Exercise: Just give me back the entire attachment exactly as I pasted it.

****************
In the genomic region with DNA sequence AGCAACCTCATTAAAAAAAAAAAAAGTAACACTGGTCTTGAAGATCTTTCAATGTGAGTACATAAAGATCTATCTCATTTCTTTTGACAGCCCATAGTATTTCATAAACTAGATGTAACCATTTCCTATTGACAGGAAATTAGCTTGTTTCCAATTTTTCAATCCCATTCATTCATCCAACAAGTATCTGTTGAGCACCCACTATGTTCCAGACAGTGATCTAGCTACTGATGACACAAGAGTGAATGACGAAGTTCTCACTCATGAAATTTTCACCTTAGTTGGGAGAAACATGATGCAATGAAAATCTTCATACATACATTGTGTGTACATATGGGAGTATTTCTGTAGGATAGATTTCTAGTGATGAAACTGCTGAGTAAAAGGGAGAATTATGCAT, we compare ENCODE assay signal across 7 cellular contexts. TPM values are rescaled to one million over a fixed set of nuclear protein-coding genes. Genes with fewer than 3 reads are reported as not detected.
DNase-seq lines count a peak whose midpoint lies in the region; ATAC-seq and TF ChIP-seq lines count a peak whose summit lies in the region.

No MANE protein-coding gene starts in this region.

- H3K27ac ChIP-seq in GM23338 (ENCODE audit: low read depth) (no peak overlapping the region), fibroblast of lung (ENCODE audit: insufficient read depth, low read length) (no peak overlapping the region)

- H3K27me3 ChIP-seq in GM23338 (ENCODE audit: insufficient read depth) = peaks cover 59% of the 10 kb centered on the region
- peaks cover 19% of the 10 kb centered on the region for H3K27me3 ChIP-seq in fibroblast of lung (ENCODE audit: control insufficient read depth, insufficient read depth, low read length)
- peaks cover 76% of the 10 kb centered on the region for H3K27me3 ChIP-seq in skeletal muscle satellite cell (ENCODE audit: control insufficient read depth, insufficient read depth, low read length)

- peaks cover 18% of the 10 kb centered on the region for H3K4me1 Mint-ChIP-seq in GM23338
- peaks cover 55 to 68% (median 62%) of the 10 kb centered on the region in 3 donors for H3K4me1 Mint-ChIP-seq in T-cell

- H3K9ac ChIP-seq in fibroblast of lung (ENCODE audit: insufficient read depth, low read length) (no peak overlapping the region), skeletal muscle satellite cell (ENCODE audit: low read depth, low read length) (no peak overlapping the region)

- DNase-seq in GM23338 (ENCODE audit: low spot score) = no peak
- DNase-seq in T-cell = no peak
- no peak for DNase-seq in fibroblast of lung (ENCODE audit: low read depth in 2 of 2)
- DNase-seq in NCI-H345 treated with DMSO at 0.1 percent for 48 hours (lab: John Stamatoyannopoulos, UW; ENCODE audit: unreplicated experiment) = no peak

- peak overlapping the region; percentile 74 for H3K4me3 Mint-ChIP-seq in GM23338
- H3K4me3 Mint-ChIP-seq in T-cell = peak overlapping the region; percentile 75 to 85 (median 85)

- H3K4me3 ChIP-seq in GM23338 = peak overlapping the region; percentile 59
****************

In the genomic region with DNA sequence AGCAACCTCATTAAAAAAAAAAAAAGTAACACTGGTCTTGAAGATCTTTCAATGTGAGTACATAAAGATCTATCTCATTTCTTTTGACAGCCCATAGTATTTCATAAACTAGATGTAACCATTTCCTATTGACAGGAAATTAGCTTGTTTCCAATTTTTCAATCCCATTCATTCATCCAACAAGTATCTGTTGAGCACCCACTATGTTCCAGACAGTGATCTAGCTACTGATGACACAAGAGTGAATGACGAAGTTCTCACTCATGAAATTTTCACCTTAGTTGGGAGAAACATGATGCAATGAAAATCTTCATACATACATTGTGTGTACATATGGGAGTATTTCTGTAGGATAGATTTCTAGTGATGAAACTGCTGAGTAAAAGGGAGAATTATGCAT, we compare ENCODE assay signal across 7 cellular contexts. TPM values are rescaled to one million over a fixed set of nuclear protein-coding genes. Genes with fewer than 3 reads are reported as not detected.
DNase-seq lines count a peak whose midpoint lies in the region; ATAC-seq and TF ChIP-seq lines count a peak whose summit lies in the region.

No MANE protein-coding gene starts in this region.

- H3K27ac ChIP-seq in GM23338 (ENCODE audit: low read depth) (no peak overlapping the region), fibroblast of lung (ENCODE audit: insufficient read depth, low read length) (no peak overlapping the region)

- H3K27me3 ChIP-seq in GM23338 (ENCODE audit: insufficient read depth) = peaks cover 59% of the 10 kb centered on the region
- peaks cover 19% of the 10 kb centered on the region for H3K27me3 ChIP-seq in fibroblast of lung (ENCODE audit: control insufficient read depth, insufficient read depth, low read length)
- peaks cover 76% of the 10 kb centered on the region for H3K27me3 ChIP-seq in skeletal muscle satellite cell (ENCODE audit: control insufficient read depth, insufficient read depth, low read length)

- peaks cover 18% of the 10 kb centered on the region for H3K4me1 Mint-ChIP-seq in GM23338
- peaks cover 55 to 68% (median 62%) of the 10 kb centered on the region in 3 donors for H3K4me1 Mint-ChIP-seq in T-cell

- H3K9ac ChIP-seq in fibroblast of lung (ENCODE audit: insufficient read depth, low read length) (no peak overlapping the region), skeletal muscle satellite cell (ENCODE audit: low read depth, low read length) (no peak overlapping the region)

- DNase-seq in GM23338 (ENCODE audit: low spot score) = no peak
- DNase-seq in T-cell = no peak
- no peak for DNase-seq in fibroblast of lung (ENCODE audit: low read depth in 2 of 2)
- DNase-seq in NCI-H345 treated with DMSO at 0.1 percent for 48 hours (lab: John Stamatoyannopoulos, UW; ENCODE audit: unreplicated experiment) = no peak

- peak overlapping the region; percentile 74 for H3K4me3 Mint-ChIP-seq in GM23338
- H3K4me3 Mint-ChIP-seq in T-cell = peak overlapping the region; percentile 75 to 85 (median 85)

- H3K4me3 ChIP-seq in GM23338 = peak overlapping the region; percentile 59